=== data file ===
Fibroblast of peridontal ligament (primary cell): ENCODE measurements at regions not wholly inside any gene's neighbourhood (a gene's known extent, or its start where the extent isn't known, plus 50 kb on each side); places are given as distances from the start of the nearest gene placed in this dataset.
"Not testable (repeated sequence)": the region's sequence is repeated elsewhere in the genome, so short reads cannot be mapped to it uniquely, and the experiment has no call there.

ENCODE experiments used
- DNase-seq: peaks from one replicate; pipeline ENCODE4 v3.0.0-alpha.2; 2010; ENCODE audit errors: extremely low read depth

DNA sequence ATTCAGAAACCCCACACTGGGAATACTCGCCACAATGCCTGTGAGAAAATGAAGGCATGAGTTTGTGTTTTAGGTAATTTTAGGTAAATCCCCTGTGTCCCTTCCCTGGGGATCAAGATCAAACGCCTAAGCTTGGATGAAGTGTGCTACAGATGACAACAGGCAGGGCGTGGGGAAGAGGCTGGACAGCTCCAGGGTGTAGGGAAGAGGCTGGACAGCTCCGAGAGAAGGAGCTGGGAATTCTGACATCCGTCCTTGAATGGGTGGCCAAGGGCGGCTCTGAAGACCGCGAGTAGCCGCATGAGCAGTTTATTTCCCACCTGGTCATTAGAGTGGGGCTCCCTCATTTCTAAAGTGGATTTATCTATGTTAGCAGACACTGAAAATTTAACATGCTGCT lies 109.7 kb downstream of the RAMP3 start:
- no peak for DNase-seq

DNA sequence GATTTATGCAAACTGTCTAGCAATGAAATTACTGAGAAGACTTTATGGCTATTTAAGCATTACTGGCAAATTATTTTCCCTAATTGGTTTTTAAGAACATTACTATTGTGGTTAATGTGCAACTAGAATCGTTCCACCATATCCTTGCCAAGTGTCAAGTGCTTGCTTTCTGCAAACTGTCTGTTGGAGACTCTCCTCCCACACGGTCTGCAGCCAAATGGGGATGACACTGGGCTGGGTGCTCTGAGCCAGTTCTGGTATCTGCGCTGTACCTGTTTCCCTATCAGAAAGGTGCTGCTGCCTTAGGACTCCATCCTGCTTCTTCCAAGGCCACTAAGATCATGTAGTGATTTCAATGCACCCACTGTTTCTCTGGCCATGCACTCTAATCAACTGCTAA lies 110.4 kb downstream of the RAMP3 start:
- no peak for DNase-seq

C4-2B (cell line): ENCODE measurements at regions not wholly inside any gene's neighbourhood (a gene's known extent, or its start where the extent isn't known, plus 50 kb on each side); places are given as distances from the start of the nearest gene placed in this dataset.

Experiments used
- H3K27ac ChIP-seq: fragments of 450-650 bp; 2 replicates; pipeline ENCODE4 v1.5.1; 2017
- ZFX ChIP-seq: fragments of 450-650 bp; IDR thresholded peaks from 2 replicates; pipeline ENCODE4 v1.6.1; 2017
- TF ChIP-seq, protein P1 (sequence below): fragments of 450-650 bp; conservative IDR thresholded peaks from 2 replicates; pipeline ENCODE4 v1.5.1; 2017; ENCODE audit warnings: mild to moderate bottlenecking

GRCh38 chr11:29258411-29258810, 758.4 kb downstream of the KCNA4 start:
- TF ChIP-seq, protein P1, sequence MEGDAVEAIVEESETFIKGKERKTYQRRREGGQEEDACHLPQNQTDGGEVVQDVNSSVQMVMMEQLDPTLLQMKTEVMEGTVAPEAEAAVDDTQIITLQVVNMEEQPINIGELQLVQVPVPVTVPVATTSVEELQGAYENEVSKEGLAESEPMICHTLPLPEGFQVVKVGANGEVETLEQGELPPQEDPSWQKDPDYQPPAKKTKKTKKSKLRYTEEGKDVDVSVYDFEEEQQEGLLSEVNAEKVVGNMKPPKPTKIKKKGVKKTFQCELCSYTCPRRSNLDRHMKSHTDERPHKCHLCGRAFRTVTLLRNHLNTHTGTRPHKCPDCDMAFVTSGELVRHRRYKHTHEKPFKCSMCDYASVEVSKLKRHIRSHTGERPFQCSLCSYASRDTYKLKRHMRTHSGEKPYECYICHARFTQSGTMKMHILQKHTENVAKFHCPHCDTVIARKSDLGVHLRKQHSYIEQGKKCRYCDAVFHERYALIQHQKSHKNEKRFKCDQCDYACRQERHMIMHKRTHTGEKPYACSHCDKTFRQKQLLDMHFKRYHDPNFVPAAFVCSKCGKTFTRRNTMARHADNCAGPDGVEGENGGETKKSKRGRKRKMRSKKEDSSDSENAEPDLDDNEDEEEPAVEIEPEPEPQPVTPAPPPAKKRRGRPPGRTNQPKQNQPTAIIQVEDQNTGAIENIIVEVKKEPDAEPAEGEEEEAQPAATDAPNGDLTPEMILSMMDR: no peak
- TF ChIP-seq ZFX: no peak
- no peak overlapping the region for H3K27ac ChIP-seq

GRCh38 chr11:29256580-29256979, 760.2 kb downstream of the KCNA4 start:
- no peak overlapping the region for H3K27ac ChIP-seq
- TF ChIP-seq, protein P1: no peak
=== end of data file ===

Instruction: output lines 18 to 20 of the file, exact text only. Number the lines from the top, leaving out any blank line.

GRCh38 chr11:29256580-29256979, 760.2 kb downstream of the KCNA4 start:
- no peak overlapping the region for H3K27ac ChIP-seq
- TF ChIP-seq, protein P1: no peak